Housing Trends In 2022

Few individuals could have anticipated a health crisis would alter almost every aspect of our life from the beginning of 2021. One thing that never changed was the demand for homes, and the housing bubble did not burst. Quite the opposite is true.

So, what is in store for us in the next few years? Nothing is definite, as we’ve learned from the year 2021. However, we combed through the many markets to analyze the current happenings and summarized the most important conclusions.

As we approach the close of 2022, here are some housing sector trends that our team is keeping an eye on throughout the year.

Inventory is dropping

With a thriving real estate sector, Canada’s home prices are rising, owing in part to dwindling availability. Most condominium owners decided to hold onto their properties till the nightlife resumes to downtown neighborhoods and their properties regain their value. Owners of detached family homes, on the other hand, are not selling because they are content with their current situation.

 Safety and well-being are now a major concern.

Wellness and health have become a more significant element in the real estate business as a whole. Health and well-being are becoming as essential as hygiene and safety. Homeowners associations are recommending new services and sophisticated technologies that offer cleaner buildings, better HVAC infrastructure, touchless entry, sensors, and contact tracking applications as a result of the increased emphasis on personal safety.

18-hour cities continue to fuel housing demand.

The phrase “location is everything” is often used in the real estate industry. Among the most notable consequences of the pandemic was that it forced house purchasers to rethink the importance of location in their property purchase.

With home or remote working alternatives becoming more popular throughout the nation–and some businesses making them permanent – an increasing number of purchasers in densely populated big cities like Toronto are choosing square footage and green areas above office closeness.

Not only has this situation led to a surge in demand for single-family homes in general, but it has also prompted many purchasers to broaden their search outside city borders. Many people are looking for better value in 18-hour cities, which are typically described as “mid-size urban centers with appealing amenities, relatively high population increase, and a cheaper living costs and cost of doing business than the largest metropolitan regions.”

The demand for detached houses has risen.

Although Canadian house prices have risen significantly this year, it’s difficult to ignore the effect of detached house purchases on the market. Because detached houses are already more costly than condominiums, increased demand has boosted total sales volume.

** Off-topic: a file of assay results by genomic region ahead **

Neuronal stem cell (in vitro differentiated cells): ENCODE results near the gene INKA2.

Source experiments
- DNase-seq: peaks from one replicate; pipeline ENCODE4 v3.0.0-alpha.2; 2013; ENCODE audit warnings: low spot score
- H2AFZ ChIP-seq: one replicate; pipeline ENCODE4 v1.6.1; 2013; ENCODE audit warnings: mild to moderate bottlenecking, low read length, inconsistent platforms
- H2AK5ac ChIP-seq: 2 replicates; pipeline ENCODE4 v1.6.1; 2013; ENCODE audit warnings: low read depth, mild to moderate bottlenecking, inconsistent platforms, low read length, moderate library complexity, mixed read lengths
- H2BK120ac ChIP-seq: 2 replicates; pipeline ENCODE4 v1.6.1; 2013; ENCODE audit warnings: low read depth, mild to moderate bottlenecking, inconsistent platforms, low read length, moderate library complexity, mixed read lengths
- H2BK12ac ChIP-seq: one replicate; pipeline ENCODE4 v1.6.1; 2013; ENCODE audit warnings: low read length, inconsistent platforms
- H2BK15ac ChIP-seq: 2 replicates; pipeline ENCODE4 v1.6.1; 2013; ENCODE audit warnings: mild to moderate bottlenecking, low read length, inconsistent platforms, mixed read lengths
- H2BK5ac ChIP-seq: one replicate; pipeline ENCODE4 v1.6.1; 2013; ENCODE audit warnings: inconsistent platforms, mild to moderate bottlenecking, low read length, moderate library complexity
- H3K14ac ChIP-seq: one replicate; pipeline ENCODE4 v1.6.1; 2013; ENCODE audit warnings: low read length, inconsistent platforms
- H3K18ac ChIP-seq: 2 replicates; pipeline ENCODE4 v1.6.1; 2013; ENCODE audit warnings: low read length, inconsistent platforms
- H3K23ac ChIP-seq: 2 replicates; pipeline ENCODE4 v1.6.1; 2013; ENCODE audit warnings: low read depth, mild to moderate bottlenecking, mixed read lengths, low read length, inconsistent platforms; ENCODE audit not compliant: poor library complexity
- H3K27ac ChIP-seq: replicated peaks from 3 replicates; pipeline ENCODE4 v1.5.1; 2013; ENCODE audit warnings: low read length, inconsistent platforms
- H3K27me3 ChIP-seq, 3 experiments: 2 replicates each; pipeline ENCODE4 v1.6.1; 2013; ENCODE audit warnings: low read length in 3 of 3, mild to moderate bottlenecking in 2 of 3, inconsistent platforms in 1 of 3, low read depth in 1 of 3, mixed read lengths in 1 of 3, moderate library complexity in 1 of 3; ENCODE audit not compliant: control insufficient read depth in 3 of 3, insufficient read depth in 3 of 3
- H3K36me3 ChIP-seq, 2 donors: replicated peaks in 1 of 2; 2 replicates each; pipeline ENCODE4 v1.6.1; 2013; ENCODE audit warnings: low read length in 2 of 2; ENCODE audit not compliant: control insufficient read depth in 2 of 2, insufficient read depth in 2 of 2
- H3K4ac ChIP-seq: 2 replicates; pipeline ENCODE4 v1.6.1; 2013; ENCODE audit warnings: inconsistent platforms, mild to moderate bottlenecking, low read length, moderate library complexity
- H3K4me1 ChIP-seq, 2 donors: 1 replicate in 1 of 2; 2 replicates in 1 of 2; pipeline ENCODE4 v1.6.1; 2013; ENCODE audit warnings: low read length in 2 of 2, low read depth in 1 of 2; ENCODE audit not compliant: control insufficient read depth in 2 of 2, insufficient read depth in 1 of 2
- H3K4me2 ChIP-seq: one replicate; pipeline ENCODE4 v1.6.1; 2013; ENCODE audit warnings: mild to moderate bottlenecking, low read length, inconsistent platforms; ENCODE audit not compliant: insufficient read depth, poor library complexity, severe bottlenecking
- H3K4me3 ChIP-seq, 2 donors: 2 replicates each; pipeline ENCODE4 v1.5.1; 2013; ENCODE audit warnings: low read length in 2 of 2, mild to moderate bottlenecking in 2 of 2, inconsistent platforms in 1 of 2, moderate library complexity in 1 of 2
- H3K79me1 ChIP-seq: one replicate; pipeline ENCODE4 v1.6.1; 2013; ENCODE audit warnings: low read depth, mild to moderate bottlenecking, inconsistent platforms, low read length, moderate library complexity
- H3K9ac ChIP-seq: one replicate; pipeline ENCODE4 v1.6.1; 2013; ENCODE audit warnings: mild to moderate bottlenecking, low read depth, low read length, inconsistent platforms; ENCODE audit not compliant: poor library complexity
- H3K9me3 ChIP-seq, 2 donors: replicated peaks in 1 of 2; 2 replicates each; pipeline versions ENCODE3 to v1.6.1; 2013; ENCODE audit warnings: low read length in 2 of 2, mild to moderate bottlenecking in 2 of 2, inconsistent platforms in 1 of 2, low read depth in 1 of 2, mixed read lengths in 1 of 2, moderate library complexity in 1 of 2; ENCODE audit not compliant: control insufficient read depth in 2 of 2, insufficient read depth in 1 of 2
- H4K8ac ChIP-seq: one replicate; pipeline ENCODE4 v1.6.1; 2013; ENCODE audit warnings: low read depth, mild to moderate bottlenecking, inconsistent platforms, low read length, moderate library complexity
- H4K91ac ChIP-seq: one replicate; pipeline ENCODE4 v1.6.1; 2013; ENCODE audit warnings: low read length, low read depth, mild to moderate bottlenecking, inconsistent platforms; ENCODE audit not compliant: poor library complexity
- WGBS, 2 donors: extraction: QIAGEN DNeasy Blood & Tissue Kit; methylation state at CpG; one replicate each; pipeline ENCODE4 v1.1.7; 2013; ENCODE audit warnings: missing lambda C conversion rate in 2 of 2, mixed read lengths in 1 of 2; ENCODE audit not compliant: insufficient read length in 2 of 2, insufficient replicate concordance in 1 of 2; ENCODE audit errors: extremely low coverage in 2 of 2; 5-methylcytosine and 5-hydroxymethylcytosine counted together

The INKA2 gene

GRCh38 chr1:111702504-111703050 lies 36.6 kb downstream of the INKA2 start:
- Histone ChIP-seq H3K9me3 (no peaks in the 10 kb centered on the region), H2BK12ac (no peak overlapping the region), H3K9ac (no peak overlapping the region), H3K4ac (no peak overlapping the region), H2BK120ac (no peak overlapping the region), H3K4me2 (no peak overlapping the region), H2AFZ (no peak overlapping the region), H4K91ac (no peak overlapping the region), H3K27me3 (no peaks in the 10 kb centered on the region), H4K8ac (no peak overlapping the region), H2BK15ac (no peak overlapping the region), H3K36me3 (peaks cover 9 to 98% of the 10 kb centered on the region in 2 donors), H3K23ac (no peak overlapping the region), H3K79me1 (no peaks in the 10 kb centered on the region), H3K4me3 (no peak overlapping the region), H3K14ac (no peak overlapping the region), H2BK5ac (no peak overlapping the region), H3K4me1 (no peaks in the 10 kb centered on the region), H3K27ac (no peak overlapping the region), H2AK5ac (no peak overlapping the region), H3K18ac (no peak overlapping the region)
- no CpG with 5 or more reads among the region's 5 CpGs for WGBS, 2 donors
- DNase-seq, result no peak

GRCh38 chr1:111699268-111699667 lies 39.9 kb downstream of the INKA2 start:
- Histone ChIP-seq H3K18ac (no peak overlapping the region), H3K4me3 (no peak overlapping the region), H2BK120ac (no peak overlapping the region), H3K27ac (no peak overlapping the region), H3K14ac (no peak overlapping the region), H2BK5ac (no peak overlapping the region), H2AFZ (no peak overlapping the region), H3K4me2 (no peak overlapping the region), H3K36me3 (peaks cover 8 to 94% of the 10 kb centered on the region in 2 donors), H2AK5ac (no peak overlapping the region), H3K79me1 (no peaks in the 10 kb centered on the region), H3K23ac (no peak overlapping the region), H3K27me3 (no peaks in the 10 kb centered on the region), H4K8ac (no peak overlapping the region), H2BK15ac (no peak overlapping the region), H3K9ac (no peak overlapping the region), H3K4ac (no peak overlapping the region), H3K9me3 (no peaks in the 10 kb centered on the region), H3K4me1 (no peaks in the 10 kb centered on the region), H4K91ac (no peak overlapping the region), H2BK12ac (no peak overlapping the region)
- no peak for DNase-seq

Competition for detached houses is projected to reach new highs through 2022 as families with children want more playing space, home office spaces, and places to socialize after the pandemic has passed.

This is huge news for investors. In most Urban centers this year, it has been a seller’s market, and property owners who are seeking to downsize are seeing increased interest in their detached houses.

In condo-heavy regions, rental demand is on the rise.

Factors such as widespread restrictions to tourists, immigration barriers, the inability of international students to travel back to Canada, and decreased university activities, have seen rental vacancies increasing to 2.8 percent in condo-dense areas like Toronto in the third quarter of 2020. This was up from 0.7 percent the year before and was the highest level in almost a decade. Low demand prompted an influx of new listings and, as a result, a decrease in rental rates, especially in city centers and in regions where short-term leases are typically popular. This situation spilled over into 2022.

As the border gradually opens up and life returns to a more pre-pandemic state due to the vaccination, demand for accommodations and rentals has begun to rise again, especially in metropolitan centers. For the time being. If a tenant expects to live in a gorgeous, fashionable downtown condo in a terrific location, now is a wonderful moment to lock it in.

While the Prairies are suffering, the Atlantic Canada home market is booming.

Canadian homebuyers have been flocking to the suburbs because they are more inexpensive. They’ve also been migrating to more inexpensive territories and provinces. The real estate industry in Atlantic Canada is currently booming. Halifax, Charlottetown, Greater Monton, and Saint John have all had strong performances recently. On the other hand, the Prairies have been hurting as a result of the gas and oil industry’s economic difficulties.

Mortgage rates have stayed affordable.

For most of the year, the Bank of Canada maintained the overnight lending rate at (its “effective lower limit”) of 0.25 percent, with intentions to keep it there until the COVID’s “economic slack” is absorbed. Consequently, mortgage rates have remained at an all-time low, with fixed mortgage rates averaging around 1%. Fixed rates may rise somewhat if the bond market rebounds in reaction to vaccination announcement and implementation.

Bottom line

Every year is different, but the COVID-ravaged days have been unlike anything ever seen in the real estate market before. Nobody could have anticipated that a mere virus could spread throughout Canada, first stalling the market and then pushing prices upward in many areas. However, many markets throughout Canada have seen historically high levels of activity following a brief period of dormancy.